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When a tenant breaches a lease by either abandonment or default on their rent payment, what is the scope of damages that a landlord may recover? This article will discuss relevant case law on the issue of damages recoverable, specifically for money owing under a lease when a tenant defaults. 

Types of Damages

Sometimes, a tenant may abandon its premises and fail to pay rent within the stated time frame, consequently terminating the lease. In these circumstances, the landlord can recover damages representing the:

  1. rental arrears up until the date immediately before the date of termination of the lease (damages from breach of the lease covenant); and
  2. rent that would have been payable from the date of termination to the expiry date of the lease (loss of bargain damages).

Loss of Bargain Damages

Loss of bargain damages refers to the rent that the landlord would have been entitled to under the lease had the tenant continued with its lease until the expiry date. It represents what the parties have agreed to from the beginning. This is regardless of any change in the value of the premises since the commencement date. If the rent was fixed to a percentage increase, the tenant is still required to pay rent increases, even if at the business’ expense.

It is not uncommon that some tenants seek to abandon their lease. The court or tribunal will usually uphold the lease term regarding bargain damages as the starting point for calculating loss. From there, the court or tribunal will offset the damages against the amount the landlord can or should have recovered by mitigating its loss.

The Onus on the Landlord to Mitigate its Loss

A landlord seeking bargain damages must prove to the court or tribunal that it has done everything expected to mitigate its loss. The landlord must have made reasonable efforts to advertise the premises to find a new tenant within a reasonable time frame. This includes having regards to the current market rent (which may be lower or the same as rent under the lease).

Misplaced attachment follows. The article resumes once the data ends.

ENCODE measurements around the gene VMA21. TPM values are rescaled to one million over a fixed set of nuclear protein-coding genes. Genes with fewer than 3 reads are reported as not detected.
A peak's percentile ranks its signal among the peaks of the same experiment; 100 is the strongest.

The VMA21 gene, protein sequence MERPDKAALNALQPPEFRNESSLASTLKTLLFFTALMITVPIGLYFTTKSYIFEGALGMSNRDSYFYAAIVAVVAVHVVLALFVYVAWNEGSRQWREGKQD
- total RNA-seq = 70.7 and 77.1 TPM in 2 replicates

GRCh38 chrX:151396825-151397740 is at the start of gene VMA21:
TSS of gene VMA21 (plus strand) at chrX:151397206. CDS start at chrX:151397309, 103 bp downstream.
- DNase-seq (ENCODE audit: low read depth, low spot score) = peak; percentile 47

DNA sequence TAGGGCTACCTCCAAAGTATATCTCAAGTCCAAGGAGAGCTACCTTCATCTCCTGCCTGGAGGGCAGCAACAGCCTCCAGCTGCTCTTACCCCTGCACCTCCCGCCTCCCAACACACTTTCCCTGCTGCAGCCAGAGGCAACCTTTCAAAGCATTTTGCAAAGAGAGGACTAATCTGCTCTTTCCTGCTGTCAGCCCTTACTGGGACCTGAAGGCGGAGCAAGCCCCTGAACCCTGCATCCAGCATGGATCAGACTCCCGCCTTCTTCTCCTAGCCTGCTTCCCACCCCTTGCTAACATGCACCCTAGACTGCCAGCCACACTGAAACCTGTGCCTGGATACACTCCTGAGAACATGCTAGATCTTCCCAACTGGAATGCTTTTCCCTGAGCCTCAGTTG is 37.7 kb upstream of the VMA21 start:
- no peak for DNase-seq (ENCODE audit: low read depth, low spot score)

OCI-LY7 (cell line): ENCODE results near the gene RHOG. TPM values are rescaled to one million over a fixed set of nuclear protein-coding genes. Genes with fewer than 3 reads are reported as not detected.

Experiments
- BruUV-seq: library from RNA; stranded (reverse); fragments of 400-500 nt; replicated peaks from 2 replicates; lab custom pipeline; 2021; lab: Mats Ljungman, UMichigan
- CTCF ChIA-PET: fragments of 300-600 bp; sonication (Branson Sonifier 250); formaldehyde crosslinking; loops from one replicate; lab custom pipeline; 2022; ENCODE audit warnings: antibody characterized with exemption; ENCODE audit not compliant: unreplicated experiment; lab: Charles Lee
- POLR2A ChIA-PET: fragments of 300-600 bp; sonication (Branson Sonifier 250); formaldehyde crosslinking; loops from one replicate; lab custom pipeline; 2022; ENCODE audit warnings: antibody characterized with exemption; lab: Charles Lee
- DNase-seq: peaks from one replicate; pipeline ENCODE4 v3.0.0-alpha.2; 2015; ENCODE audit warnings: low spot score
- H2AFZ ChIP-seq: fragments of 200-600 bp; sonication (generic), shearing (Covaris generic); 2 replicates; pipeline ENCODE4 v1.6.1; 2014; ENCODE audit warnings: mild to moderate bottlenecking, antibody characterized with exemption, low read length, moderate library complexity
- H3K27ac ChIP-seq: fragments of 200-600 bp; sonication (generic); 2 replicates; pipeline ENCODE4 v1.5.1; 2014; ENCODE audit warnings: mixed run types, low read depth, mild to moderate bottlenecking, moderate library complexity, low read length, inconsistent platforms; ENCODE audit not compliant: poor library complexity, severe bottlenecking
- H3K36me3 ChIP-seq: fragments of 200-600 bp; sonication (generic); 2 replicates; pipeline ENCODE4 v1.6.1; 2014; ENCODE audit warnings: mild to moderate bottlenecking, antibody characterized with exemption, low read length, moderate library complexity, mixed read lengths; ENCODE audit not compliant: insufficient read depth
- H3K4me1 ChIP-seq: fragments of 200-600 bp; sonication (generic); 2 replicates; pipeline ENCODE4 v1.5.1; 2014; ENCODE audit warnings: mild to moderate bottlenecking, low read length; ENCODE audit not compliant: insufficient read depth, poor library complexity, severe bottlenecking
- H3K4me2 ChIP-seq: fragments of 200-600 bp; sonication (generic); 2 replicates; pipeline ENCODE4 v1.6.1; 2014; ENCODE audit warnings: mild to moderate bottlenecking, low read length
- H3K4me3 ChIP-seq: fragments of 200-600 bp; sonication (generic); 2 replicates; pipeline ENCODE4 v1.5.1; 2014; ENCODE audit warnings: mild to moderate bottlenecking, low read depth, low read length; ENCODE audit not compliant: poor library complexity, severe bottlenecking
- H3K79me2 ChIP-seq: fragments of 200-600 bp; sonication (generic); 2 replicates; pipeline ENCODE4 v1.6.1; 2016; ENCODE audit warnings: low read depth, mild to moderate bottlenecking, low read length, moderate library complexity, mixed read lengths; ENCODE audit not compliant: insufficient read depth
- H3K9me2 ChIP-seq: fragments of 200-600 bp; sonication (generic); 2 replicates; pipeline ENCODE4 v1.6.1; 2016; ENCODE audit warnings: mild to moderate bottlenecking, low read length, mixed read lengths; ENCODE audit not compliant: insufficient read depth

In the case of Blandino v Giardini, the landlord terminated the tenant’s lease and sought loss of bargain damages. The tribunal found that the landlord failed to mitigate its loss. This was because they advertised the premises for rent that was almost 30% higher than the rent paid by the tenant under its lease. The landlord did not find a replacement tenant until one year later after dropping the rent amount equal to the rent payable under the previous tenant’s lease. The tribunal held that the landlord would have found a tenant sooner had they advertised reasonable rent from the outset. Consequently, the tribunal limited bargain damages to three months’ rent despite the premises being vacant for fifteen months.

Proving Loss of Bargain Rent

In the case of Gigi Entertainment Pty Ltd v Schmidt, the landlord could not prove that it had suffered the loss of bargain damages. Gigi Entertainment Pty Ltd (the landlord) owned and leased a hotel to the tenant, Mr Schmidt. The tenant fell into rental arrears. Therefore, the landlord exercised its right to terminate the lease and took possession of the premises. When the landlord took back the premises, it also resumed running the hotel until it commenced proceedings against the tenant for loss of bargain damages.